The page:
The Interactive Effects of Color Realism, Clustering, and Age on Pictorial Recall Memory among Students in Malaysia
This study investigates the effects of clustering or format of presentation (categorized and uncategorized lists), level of color realism of graphics (color pictures, black and white pictures and line drawings), and age (10 year old, 16 year old and adults) on the pictorial recall memory among students in Malaysia. Three hundred sixty students of three age groups were randomly assigned to one of the six stimulus treatments (categorized color, uncategorized color, categorized black and white, uncategorized black and white, categorized line drawing, and uncategorized line drawing).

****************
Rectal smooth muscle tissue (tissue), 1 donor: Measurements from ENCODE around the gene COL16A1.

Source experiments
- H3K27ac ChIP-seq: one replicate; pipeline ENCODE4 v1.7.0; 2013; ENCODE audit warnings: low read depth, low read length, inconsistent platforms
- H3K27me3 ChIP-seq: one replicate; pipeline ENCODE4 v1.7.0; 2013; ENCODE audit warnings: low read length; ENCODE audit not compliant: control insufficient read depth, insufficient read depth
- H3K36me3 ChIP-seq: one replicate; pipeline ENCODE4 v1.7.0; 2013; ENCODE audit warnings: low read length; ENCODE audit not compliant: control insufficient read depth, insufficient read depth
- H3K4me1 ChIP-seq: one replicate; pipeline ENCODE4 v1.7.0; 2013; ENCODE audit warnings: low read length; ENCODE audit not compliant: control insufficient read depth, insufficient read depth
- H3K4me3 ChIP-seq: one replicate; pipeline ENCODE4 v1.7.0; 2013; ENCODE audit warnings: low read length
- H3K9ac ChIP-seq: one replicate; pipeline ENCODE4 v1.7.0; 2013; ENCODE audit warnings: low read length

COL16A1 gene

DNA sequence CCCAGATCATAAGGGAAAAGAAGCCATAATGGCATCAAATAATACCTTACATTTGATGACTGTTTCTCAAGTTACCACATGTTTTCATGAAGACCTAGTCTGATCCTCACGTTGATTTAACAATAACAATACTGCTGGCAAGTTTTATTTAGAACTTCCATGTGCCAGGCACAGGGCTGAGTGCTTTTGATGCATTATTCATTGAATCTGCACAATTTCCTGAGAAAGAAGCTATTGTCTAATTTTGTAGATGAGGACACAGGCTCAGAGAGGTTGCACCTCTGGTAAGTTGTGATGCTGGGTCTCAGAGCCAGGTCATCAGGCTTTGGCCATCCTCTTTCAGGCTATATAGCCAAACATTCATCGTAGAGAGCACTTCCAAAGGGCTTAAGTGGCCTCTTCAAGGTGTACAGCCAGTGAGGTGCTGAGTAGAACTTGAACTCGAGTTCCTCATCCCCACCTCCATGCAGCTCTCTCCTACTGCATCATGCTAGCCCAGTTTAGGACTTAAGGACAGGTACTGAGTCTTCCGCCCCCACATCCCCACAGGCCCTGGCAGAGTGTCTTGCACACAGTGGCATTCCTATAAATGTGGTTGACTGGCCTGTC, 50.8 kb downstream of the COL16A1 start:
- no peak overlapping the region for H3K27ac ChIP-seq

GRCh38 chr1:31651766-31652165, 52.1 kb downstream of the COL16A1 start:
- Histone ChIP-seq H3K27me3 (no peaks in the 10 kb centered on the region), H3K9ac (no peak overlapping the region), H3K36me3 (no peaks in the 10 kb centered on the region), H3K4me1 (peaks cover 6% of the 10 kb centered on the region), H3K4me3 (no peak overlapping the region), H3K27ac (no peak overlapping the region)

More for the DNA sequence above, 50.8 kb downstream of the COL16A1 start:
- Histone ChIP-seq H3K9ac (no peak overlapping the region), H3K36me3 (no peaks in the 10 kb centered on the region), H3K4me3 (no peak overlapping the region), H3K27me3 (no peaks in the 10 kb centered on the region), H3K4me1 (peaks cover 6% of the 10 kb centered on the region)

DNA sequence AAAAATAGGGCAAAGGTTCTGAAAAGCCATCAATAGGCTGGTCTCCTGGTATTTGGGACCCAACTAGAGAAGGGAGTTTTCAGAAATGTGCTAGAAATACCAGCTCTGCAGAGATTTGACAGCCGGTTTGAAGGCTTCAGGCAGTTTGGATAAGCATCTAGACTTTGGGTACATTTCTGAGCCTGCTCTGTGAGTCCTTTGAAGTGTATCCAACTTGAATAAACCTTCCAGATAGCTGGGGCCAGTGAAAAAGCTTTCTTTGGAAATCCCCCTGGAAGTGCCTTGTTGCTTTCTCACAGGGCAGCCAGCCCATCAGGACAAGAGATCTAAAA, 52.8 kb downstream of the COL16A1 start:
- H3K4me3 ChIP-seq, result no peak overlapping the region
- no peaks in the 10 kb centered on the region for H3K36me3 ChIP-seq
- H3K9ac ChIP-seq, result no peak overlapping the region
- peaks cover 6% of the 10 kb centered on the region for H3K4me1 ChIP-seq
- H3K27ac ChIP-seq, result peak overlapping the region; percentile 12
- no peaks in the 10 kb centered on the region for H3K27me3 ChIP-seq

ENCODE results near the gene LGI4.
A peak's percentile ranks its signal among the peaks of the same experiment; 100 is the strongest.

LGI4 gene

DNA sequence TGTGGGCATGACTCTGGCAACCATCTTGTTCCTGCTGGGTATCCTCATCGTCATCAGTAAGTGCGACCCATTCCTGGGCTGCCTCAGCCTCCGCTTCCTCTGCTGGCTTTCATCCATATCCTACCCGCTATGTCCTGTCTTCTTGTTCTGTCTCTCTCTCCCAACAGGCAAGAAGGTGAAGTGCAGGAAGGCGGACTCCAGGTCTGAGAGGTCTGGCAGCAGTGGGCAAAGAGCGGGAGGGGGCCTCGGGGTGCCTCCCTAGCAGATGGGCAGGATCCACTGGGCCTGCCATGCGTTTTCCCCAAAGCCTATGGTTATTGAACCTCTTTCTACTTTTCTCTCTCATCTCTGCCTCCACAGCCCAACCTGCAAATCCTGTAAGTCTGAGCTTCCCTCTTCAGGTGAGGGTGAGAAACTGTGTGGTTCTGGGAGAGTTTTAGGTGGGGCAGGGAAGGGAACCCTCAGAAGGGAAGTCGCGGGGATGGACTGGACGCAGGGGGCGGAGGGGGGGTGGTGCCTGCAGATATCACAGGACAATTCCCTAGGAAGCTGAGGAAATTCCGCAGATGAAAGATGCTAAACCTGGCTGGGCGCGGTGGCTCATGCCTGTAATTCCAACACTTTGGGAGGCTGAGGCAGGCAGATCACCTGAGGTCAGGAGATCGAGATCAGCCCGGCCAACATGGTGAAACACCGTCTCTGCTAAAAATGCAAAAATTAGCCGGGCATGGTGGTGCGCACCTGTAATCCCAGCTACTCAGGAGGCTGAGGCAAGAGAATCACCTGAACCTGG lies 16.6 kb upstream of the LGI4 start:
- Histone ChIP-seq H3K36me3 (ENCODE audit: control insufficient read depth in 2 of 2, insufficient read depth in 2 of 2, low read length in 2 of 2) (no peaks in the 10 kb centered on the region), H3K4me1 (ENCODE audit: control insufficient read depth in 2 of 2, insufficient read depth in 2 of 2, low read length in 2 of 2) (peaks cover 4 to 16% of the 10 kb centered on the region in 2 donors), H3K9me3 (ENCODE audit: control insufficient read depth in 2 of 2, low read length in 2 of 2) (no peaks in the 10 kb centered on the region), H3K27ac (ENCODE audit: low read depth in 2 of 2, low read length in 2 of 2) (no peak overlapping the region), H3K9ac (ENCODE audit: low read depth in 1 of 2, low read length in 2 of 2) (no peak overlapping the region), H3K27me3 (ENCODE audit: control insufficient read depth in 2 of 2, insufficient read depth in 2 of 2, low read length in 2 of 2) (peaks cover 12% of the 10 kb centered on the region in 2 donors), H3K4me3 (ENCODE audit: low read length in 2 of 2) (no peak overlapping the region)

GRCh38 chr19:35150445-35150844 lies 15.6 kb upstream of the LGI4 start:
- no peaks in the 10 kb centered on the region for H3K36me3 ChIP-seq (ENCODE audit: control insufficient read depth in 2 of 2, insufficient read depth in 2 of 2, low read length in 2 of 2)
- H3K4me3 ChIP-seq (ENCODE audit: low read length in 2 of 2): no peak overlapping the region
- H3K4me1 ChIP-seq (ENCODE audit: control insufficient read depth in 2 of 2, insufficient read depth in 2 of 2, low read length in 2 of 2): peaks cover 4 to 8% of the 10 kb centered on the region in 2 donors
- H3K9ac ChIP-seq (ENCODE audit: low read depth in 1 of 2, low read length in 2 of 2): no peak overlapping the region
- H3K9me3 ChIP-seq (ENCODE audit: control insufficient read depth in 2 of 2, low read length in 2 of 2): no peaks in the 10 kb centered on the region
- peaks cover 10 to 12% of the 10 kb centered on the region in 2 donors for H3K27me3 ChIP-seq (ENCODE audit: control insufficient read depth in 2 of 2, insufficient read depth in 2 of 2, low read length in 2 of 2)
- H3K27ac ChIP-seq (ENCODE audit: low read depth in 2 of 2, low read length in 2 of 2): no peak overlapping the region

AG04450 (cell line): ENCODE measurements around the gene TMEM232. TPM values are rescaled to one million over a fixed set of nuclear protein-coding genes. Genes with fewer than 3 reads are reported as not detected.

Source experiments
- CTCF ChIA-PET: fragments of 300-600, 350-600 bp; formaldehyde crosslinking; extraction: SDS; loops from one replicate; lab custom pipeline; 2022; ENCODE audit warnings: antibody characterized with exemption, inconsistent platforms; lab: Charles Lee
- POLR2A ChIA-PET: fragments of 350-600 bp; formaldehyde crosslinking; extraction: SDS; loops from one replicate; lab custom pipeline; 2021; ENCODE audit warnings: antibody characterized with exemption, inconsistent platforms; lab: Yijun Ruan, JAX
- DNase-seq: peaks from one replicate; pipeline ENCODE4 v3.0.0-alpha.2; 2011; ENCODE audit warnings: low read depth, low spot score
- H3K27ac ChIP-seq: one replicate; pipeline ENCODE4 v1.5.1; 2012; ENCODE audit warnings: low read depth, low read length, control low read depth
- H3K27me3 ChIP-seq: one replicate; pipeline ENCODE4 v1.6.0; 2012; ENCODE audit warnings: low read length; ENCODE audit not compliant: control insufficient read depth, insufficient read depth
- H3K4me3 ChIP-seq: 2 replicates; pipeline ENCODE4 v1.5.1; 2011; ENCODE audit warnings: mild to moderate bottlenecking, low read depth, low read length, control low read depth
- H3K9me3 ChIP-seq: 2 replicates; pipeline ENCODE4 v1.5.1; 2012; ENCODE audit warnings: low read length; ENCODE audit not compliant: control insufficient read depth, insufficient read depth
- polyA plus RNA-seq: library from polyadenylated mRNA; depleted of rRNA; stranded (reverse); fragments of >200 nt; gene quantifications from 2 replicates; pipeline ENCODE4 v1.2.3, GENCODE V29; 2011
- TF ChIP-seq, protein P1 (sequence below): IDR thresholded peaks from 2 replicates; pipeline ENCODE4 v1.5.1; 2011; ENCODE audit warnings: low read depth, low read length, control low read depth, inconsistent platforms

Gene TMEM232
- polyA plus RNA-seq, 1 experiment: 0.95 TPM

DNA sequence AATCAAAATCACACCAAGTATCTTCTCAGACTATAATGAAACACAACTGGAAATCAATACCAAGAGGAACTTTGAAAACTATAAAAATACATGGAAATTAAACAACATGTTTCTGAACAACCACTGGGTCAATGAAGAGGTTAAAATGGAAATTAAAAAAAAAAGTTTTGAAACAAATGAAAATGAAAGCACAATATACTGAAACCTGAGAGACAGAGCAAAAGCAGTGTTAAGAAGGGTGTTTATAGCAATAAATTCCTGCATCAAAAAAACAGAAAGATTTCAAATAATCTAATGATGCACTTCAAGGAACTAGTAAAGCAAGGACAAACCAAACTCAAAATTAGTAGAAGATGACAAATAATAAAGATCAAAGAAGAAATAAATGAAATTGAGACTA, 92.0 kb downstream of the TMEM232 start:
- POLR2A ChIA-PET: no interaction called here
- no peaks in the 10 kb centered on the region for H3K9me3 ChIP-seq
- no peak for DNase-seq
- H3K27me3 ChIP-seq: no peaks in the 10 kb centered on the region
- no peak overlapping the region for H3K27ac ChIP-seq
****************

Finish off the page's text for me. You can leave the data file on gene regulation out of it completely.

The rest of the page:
There was a significant interaction effect between age and cluster, F (2, 342) = 9.07, p < 0.0001). Simple main effects test shows that among 10-year olds, significant difference exists between the mean recall of pictures in categorized lists and uncategorized lists. More pictures in the categorized lists were recalled than in the uncategorized ones. However, the mean recall of pictures between the categorized and uncategorized lists among 16-year olds and adults did not differ significantly. Interaction between age and color realism was also significant, F (4, 342) = 2.93, p < 0.021). Simple main effects test indicates that among 10-year olds and adults, the mean number of items recalled differed significantly under each level of color realism. Pairwise comparison shows that among 10-year olds and adults, color pictures were recalled significantly better than both black and white pictures and line drawings. The mean number of items recalled between black and white pictures and line drawings however, was not significantly different. It was concluded that color pictures or illustrations are recalled better than black and white pictures and line drawings, and that categorized lists of pictures are recalled better than the uncategorized lists.